Professor Bernard J. Hibbitts
University of Pittsburgh School of Law
323. This quote is commonly attributed to John Adams, first from his Novanglus Letters of 1775, John Adams, 2 Papers of John Adams 314 (Robert J. Taylor ed., 1977) (Novanglus Letter No. VII), and repeated in the Massachusetts Constitution, Mass. Const. of 1780, Declaration of Rights, art. XXX. It is probably no coincidence that this concept was articulated at the same time that increased use and acceptance of print technology secured the written word's cultural ascendancy in America.
324. As one scholar has written of the ancient Greeks, "the laws for them are not cold principles once [and] for all embodied in the statute-book. They come forward as living and speaking personalities - questioning, reasoning, appealing, exhorting." Butcher, supra note 108, at 173.
325. On the provenance and history of these anthropological concepts, see Millie R. Creighton, Revisiting Shame and Guilt Cultures: A Forty-Year Pilgrimage, 18 Ethos 279 (1990).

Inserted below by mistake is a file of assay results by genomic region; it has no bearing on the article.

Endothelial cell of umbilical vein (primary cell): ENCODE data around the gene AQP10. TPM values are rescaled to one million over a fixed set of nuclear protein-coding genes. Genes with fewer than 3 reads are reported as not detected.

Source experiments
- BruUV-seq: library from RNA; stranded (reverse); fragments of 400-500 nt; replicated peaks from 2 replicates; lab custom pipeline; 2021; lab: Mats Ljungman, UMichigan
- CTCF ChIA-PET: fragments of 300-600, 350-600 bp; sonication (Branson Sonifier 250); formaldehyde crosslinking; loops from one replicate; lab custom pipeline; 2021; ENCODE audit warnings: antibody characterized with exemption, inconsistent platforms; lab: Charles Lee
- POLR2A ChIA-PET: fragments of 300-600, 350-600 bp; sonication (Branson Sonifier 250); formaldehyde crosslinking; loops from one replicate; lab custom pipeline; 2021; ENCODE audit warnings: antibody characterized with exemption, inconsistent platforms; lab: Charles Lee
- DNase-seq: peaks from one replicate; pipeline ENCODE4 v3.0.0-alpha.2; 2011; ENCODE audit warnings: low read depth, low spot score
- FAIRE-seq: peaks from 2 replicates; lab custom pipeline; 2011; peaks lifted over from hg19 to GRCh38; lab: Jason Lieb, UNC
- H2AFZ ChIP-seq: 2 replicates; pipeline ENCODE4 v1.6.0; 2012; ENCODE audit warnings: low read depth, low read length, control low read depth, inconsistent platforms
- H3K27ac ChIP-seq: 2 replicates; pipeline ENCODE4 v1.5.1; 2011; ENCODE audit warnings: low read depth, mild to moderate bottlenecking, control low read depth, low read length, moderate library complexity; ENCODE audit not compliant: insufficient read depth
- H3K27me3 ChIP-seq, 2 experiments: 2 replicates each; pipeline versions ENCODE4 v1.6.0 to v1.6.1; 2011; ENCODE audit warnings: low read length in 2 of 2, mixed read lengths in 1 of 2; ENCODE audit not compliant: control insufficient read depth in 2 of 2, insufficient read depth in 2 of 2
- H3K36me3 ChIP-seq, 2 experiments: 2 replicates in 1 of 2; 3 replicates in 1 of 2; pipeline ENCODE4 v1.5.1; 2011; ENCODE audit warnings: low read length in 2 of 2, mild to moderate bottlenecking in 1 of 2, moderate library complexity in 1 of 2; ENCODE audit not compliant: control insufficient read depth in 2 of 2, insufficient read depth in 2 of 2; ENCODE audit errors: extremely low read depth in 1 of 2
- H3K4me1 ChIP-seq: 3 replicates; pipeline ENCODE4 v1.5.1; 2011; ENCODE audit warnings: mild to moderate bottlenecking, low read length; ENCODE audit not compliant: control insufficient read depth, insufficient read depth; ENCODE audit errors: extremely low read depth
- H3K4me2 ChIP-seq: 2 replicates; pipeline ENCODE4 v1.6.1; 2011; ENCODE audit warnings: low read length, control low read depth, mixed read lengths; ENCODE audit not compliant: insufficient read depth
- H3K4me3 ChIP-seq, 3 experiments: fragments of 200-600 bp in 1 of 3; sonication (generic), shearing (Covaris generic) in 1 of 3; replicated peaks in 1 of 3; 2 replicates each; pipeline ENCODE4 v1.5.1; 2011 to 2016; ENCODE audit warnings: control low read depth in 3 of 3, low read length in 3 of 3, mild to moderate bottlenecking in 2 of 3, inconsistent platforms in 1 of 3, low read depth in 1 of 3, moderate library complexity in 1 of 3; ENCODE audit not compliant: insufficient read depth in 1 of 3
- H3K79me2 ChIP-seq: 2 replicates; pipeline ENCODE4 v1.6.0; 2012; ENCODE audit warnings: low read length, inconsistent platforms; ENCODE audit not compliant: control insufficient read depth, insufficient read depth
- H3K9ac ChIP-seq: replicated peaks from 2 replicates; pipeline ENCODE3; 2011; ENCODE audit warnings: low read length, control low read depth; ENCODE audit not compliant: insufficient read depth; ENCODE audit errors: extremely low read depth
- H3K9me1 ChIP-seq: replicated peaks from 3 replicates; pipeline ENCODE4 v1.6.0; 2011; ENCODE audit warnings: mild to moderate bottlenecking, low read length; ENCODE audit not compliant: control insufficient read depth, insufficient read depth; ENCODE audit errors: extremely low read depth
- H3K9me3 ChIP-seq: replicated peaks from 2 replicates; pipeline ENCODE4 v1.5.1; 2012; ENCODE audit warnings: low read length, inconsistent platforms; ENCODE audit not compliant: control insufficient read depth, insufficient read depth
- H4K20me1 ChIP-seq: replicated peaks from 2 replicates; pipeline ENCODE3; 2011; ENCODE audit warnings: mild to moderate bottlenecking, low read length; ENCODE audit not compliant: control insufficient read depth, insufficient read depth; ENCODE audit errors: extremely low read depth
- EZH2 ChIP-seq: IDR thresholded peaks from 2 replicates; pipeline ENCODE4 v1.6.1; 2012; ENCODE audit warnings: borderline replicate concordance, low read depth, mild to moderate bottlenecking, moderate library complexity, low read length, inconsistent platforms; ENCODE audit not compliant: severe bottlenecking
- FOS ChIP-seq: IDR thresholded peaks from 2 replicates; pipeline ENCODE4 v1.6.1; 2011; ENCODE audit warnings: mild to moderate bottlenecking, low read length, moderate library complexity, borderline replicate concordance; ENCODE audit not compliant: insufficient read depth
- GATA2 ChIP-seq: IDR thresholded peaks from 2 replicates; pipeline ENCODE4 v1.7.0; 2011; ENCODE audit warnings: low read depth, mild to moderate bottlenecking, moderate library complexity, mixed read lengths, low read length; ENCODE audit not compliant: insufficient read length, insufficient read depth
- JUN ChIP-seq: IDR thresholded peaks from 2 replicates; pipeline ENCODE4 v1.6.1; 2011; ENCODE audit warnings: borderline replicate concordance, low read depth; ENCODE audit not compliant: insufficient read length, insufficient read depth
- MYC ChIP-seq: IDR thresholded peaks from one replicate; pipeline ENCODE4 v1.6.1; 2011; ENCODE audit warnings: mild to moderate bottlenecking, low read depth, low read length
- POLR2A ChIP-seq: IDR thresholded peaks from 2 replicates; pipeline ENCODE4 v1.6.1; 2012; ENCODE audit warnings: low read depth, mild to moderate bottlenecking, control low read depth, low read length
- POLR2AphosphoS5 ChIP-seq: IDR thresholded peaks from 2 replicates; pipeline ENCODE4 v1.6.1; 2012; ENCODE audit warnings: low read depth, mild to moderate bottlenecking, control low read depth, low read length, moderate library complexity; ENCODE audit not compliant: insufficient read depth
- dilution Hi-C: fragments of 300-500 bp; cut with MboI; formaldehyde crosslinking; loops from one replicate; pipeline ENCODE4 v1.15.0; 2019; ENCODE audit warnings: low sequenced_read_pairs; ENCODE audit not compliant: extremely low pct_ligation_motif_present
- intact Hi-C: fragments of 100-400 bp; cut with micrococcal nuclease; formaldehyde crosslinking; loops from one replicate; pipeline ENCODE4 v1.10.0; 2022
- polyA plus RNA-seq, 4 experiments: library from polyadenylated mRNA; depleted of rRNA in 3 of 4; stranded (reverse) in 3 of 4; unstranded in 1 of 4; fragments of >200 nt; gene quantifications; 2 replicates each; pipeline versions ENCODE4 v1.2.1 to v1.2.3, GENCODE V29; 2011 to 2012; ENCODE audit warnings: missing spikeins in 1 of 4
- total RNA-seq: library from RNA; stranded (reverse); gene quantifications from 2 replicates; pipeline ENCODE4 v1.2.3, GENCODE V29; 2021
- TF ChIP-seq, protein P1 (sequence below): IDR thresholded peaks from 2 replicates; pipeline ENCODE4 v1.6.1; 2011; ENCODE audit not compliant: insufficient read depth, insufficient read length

326. On this remarkable phenomenon in early Greek culture, see R.W. Sharples, But Why Has My Spirit Spoken With Me Thus?: Homeric Decision-Making, 30 Greece & Romel (1983).
327. This terminology, drawn from Greek philosophy, is elaborated in Havelock, supra note 20, at 182.
328. Sir Henry S. Maine, Dissertations on Early Law and Custom 389 (New York, Henry Holt and Company 1883).
329. This change may be so slow and so antithetical to the overriding cultural goal of remembering that individuals within a performative legal system may be altogether unaware of it.